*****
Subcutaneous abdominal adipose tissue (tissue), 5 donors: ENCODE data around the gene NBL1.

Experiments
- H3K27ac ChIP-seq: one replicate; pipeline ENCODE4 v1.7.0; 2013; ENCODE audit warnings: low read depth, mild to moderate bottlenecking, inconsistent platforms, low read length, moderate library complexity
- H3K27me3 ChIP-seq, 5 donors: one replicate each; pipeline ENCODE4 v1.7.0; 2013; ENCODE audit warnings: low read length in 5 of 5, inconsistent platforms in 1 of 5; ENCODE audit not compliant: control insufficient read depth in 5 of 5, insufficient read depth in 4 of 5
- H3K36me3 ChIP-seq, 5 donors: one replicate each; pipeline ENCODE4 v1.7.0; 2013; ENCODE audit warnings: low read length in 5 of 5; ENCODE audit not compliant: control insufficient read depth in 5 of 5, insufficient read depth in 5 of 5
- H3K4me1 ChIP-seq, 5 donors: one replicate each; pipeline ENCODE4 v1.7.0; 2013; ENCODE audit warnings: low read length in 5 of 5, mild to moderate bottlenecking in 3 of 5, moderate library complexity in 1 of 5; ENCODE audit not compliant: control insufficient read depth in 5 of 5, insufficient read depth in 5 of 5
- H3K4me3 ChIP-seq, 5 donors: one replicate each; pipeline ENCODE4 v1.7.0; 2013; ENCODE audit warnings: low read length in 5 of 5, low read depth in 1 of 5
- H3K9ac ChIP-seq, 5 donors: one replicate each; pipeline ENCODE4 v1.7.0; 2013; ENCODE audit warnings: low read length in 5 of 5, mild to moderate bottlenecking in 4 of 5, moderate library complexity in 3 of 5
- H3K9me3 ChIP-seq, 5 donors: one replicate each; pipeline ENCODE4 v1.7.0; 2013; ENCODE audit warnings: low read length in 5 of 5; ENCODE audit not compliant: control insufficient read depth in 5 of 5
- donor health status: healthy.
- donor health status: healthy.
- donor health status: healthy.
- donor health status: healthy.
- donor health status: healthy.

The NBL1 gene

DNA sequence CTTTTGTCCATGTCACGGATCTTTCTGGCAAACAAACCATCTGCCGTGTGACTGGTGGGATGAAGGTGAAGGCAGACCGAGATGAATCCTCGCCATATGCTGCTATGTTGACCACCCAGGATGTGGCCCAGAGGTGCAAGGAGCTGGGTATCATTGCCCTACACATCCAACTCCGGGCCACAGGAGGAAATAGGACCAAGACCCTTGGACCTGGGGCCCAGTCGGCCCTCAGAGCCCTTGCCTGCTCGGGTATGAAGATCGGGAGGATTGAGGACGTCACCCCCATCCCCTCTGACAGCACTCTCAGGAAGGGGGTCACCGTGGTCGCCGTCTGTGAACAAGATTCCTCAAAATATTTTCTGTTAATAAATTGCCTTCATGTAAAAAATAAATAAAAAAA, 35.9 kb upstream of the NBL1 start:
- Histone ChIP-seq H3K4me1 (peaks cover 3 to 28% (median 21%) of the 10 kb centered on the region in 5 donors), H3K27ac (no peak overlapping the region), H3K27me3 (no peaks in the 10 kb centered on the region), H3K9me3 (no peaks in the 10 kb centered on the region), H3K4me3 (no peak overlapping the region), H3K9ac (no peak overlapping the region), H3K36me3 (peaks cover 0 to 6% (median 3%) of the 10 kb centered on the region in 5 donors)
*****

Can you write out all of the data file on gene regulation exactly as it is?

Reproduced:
Subcutaneous abdominal adipose tissue (tissue), 5 donors: ENCODE data around the gene NBL1.

Experiments
- H3K27ac ChIP-seq: one replicate; pipeline ENCODE4 v1.7.0; 2013; ENCODE audit warnings: low read depth, mild to moderate bottlenecking, inconsistent platforms, low read length, moderate library complexity
- H3K27me3 ChIP-seq, 5 donors: one replicate each; pipeline ENCODE4 v1.7.0; 2013; ENCODE audit warnings: low read length in 5 of 5, inconsistent platforms in 1 of 5; ENCODE audit not compliant: control insufficient read depth in 5 of 5, insufficient read depth in 4 of 5
- H3K36me3 ChIP-seq, 5 donors: one replicate each; pipeline ENCODE4 v1.7.0; 2013; ENCODE audit warnings: low read length in 5 of 5; ENCODE audit not compliant: control insufficient read depth in 5 of 5, insufficient read depth in 5 of 5
- H3K4me1 ChIP-seq, 5 donors: one replicate each; pipeline ENCODE4 v1.7.0; 2013; ENCODE audit warnings: low read length in 5 of 5, mild to moderate bottlenecking in 3 of 5, moderate library complexity in 1 of 5; ENCODE audit not compliant: control insufficient read depth in 5 of 5, insufficient read depth in 5 of 5
- H3K4me3 ChIP-seq, 5 donors: one replicate each; pipeline ENCODE4 v1.7.0; 2013; ENCODE audit warnings: low read length in 5 of 5, low read depth in 1 of 5
- H3K9ac ChIP-seq, 5 donors: one replicate each; pipeline ENCODE4 v1.7.0; 2013; ENCODE audit warnings: low read length in 5 of 5, mild to moderate bottlenecking in 4 of 5, moderate library complexity in 3 of 5
- H3K9me3 ChIP-seq, 5 donors: one replicate each; pipeline ENCODE4 v1.7.0; 2013; ENCODE audit warnings: low read length in 5 of 5; ENCODE audit not compliant: control insufficient read depth in 5 of 5
- donor health status: healthy.
- donor health status: healthy.
- donor health status: healthy.
- donor health status: healthy.
- donor health status: healthy.

The NBL1 gene

DNA sequence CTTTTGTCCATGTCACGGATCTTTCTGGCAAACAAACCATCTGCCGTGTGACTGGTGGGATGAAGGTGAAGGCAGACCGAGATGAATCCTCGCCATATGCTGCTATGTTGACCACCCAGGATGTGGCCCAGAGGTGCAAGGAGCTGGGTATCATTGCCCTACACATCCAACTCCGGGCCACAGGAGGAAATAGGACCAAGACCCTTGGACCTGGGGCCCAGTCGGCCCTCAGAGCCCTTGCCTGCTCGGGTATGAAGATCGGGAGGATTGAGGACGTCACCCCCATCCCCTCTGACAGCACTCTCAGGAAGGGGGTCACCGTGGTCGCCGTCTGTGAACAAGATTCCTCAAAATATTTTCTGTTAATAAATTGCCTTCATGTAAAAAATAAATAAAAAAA, 35.9 kb upstream of the NBL1 start:
- Histone ChIP-seq H3K4me1 (peaks cover 3 to 28% (median 21%) of the 10 kb centered on the region in 5 donors), H3K27ac (no peak overlapping the region), H3K27me3 (no peaks in the 10 kb centered on the region), H3K9me3 (no peaks in the 10 kb centered on the region), H3K4me3 (no peak overlapping the region), H3K9ac (no peak overlapping the region), H3K36me3 (peaks cover 0 to 6% (median 3%) of the 10 kb centered on the region in 5 donors)